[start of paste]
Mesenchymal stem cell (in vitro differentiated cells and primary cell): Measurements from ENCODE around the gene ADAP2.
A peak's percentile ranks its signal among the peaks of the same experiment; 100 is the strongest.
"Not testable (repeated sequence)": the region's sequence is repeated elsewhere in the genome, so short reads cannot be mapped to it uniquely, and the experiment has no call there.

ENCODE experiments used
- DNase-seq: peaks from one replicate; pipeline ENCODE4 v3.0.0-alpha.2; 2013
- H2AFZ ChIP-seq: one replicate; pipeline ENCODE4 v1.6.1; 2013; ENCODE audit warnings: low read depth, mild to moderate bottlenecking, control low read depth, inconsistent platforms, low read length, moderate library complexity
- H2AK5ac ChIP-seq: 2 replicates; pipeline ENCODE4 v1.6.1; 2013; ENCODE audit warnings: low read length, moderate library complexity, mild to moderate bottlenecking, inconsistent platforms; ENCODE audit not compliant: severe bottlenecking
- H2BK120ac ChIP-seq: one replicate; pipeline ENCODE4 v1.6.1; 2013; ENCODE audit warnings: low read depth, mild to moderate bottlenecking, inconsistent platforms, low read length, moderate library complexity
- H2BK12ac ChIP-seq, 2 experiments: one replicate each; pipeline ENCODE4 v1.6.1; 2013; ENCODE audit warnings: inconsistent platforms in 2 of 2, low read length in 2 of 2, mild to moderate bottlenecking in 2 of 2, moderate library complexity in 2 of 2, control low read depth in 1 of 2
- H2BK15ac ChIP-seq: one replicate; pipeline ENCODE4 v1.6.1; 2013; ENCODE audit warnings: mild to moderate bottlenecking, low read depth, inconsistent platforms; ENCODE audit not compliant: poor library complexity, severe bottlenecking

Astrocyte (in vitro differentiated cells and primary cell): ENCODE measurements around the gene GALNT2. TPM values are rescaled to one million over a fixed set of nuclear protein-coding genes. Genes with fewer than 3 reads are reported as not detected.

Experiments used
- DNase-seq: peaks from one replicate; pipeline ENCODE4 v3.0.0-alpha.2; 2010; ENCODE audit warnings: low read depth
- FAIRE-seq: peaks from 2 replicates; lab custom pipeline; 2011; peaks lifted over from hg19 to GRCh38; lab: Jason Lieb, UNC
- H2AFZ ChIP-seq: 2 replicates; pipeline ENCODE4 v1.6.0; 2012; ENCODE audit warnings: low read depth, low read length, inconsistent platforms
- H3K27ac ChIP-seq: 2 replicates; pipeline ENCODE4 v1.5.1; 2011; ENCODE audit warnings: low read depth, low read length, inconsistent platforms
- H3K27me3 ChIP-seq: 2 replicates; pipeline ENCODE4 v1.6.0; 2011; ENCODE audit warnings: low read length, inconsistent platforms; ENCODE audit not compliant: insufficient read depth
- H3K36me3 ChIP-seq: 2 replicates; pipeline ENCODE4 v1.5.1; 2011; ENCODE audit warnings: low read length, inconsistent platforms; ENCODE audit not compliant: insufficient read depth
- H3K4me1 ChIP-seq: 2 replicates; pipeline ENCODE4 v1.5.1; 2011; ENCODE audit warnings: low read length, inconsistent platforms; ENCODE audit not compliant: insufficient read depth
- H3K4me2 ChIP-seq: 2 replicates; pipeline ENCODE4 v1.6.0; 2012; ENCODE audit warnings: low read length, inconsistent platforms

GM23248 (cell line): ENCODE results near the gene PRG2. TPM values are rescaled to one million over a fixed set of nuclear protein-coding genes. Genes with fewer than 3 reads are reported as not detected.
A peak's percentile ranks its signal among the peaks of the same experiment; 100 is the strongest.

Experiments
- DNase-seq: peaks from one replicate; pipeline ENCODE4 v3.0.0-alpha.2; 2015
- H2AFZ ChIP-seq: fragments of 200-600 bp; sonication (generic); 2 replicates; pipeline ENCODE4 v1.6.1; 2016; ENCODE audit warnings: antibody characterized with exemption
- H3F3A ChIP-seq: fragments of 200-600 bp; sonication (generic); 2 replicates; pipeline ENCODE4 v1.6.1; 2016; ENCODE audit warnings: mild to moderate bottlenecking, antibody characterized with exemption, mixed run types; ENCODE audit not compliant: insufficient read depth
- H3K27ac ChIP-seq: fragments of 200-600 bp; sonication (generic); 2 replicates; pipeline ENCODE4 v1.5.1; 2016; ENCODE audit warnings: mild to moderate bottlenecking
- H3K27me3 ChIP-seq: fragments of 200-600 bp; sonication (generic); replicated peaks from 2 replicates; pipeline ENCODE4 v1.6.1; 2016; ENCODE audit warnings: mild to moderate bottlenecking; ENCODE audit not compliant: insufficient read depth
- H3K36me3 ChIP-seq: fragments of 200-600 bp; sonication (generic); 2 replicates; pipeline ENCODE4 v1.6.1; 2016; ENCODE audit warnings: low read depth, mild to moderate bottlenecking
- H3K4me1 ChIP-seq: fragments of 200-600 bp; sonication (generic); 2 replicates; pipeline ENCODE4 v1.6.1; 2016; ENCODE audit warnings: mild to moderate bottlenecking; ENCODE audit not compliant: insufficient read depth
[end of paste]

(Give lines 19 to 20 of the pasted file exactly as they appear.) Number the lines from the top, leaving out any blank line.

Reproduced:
- H3K4me1 ChIP-seq: 2 replicates; pipeline ENCODE4 v1.5.1; 2011; ENCODE audit warnings: low read length, inconsistent platforms; ENCODE audit not compliant: insufficient read depth
- H3K4me2 ChIP-seq: 2 replicates; pipeline ENCODE4 v1.6.0; 2012; ENCODE audit warnings: low read length, inconsistent platforms